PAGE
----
Everyone told me that by the time I got into the early works of John Waters, I'd be blown away. Starting late in his career held its charm, especially with Cry-Baby and Serial Mom, but knowing that he was heavily inspired by the Kuchar brothers and cast eccentrics as wonderful as Divine did give their argument some weight. Female Trouble has not only become one of my favorite cult classics, but one that has helped me put the glorification of its many themes into perspective. On that level, the movie is way ahead of its time by approaching child abuse, violence, and habitual self-destruction as something inevitable and relevant to movie-goers. When you think about it, those issues are touched upon in the majority of American films, though, in retrospect, filmmakers don't often twist these observations into dark comedy.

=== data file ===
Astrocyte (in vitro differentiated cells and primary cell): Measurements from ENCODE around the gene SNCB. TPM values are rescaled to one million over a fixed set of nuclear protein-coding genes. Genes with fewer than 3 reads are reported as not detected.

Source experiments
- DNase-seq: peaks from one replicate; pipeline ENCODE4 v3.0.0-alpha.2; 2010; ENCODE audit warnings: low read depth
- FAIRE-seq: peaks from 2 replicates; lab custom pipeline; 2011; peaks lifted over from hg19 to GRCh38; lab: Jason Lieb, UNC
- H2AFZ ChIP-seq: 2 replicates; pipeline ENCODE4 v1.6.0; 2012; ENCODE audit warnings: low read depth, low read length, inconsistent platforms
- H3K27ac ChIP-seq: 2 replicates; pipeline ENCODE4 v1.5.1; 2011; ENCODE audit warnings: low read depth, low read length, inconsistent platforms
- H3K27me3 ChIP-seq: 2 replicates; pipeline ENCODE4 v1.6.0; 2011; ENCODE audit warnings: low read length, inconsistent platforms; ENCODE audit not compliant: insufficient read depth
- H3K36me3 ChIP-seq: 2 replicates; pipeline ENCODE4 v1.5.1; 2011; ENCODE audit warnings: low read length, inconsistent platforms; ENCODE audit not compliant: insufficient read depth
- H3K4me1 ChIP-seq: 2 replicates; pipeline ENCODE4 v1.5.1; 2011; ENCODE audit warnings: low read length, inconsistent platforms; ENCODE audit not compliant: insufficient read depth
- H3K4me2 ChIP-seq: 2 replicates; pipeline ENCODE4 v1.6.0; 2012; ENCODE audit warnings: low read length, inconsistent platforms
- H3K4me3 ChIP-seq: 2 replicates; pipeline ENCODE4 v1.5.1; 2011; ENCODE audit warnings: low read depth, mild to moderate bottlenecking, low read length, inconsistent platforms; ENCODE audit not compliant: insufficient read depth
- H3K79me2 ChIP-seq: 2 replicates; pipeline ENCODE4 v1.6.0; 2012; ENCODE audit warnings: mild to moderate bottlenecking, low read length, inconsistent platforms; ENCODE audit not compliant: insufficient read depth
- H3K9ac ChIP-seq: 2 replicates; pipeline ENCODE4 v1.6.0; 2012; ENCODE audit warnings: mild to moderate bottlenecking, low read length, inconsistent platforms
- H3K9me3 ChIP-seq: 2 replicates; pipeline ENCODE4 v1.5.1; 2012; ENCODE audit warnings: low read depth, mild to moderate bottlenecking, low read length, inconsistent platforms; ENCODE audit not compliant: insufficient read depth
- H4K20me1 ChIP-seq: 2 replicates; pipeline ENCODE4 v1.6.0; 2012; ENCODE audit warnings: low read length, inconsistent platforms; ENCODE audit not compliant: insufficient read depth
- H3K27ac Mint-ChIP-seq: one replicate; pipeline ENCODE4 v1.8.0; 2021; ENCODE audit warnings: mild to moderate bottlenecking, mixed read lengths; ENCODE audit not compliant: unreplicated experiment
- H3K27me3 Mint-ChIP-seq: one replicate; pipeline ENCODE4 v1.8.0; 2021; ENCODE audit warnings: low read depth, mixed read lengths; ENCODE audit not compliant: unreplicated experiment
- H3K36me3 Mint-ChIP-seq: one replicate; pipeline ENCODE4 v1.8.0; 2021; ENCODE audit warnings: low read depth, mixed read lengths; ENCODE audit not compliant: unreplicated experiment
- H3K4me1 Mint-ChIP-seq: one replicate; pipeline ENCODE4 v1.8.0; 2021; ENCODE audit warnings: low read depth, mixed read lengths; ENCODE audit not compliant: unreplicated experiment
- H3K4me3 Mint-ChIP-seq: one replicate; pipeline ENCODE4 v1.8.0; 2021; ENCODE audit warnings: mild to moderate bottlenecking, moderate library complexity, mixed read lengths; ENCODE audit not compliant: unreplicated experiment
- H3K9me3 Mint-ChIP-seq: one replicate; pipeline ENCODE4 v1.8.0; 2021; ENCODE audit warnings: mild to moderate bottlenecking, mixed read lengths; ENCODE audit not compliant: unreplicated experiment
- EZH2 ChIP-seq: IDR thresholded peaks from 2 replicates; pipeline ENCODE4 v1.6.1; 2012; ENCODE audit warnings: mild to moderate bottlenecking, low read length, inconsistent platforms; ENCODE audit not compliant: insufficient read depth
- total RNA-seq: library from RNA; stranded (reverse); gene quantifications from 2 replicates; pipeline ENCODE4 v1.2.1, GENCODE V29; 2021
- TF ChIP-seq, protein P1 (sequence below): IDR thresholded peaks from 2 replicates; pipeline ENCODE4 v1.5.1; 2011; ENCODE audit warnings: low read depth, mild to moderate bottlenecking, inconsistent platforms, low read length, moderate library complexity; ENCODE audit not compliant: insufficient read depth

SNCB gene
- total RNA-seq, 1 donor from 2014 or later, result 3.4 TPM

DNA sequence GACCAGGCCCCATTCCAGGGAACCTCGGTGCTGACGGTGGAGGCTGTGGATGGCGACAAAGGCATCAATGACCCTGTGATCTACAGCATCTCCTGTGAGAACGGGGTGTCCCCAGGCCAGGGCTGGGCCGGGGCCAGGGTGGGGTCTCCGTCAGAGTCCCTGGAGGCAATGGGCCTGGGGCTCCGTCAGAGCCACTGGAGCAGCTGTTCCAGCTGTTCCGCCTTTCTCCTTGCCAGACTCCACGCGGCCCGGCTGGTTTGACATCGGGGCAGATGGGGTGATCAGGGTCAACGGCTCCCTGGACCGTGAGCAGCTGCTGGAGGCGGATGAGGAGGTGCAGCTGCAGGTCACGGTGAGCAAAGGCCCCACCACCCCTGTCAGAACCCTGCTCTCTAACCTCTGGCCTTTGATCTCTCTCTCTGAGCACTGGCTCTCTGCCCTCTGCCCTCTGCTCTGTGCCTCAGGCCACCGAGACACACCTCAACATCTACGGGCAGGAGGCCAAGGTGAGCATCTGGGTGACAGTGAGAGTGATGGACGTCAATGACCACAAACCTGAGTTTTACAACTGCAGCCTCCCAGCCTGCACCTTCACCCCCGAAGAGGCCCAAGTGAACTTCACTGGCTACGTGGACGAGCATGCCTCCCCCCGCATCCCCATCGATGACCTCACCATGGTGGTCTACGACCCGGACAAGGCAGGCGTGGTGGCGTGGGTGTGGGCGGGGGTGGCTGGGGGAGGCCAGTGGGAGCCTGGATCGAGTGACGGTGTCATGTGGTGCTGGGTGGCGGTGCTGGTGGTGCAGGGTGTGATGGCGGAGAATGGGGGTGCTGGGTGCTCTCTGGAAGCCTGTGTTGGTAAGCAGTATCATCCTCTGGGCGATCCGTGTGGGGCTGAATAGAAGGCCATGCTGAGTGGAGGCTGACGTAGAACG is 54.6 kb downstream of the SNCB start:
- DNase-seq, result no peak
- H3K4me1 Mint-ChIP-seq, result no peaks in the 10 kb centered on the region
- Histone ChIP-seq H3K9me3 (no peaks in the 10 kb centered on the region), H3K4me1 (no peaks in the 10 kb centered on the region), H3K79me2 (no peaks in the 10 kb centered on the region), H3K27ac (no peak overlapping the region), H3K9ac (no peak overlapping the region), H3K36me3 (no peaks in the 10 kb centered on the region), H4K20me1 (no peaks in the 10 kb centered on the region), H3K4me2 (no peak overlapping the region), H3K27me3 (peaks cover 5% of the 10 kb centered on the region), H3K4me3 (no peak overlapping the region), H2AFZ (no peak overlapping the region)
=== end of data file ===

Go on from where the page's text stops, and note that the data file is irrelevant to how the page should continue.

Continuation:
Like all of his films, it's set in Baltimore, but stars his cream of the crop, Divine, and the wonderful Edith Massey. It's split into several chapters, the first being an introduction to Dawn Davenport's (Divine) youth in 1960. She and her best friends Chicklette and Concetta rant about how much their high school and parents suck and what they hope to get for Christmas. Dawn is expecting black cha-cha heels and vows to raise hell if her parents don't comply with her wishes. Christmas Day comes and she gets a pair of standard black shoes, causing her to throw her mother into the tree and disown her parents. She runs away and gets knocked up by a guy who picks her up hitchhiking (also played by Divine). With a new baby on her hands and him M.I.A., she begins her career as a stripper, prostitute, and petty thief.Continue Reading